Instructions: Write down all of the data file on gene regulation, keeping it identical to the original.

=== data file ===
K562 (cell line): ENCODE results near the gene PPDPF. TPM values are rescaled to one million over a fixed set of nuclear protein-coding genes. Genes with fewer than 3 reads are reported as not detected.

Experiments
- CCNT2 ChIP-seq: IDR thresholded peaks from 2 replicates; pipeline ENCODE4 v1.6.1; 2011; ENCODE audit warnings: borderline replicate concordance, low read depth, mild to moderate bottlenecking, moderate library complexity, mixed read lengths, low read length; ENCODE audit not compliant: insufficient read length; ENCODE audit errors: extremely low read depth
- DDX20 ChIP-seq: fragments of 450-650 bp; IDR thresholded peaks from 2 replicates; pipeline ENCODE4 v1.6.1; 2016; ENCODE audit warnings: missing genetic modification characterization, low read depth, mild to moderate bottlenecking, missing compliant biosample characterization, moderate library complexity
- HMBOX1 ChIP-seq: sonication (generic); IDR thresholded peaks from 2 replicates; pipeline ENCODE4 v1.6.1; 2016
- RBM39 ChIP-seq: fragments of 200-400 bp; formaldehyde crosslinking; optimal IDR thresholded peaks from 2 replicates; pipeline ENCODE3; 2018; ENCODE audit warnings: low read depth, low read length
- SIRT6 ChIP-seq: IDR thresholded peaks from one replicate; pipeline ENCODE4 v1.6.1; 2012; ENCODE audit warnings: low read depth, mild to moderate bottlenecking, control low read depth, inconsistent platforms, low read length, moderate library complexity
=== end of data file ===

K562 (cell line): ENCODE results near the gene PPDPF. TPM values are rescaled to one million over a fixed set of nuclear protein-coding genes. Genes with fewer than 3 reads are reported as not detected.

Experiments
- CCNT2 ChIP-seq: IDR thresholded peaks from 2 replicates; pipeline ENCODE4 v1.6.1; 2011; ENCODE audit warnings: borderline replicate concordance, low read depth, mild to moderate bottlenecking, moderate library complexity, mixed read lengths, low read length; ENCODE audit not compliant: insufficient read length; ENCODE audit errors: extremely low read depth
- DDX20 ChIP-seq: fragments of 450-650 bp; IDR thresholded peaks from 2 replicates; pipeline ENCODE4 v1.6.1; 2016; ENCODE audit warnings: missing genetic modification characterization, low read depth, mild to moderate bottlenecking, missing compliant biosample characterization, moderate library complexity
- HMBOX1 ChIP-seq: sonication (generic); IDR thresholded peaks from 2 replicates; pipeline ENCODE4 v1.6.1; 2016
- RBM39 ChIP-seq: fragments of 200-400 bp; formaldehyde crosslinking; optimal IDR thresholded peaks from 2 replicates; pipeline ENCODE3; 2018; ENCODE audit warnings: low read depth, low read length
- SIRT6 ChIP-seq: IDR thresholded peaks from one replicate; pipeline ENCODE4 v1.6.1; 2012; ENCODE audit warnings: low read depth, mild to moderate bottlenecking, control low read depth, inconsistent platforms, low read length, moderate library complexity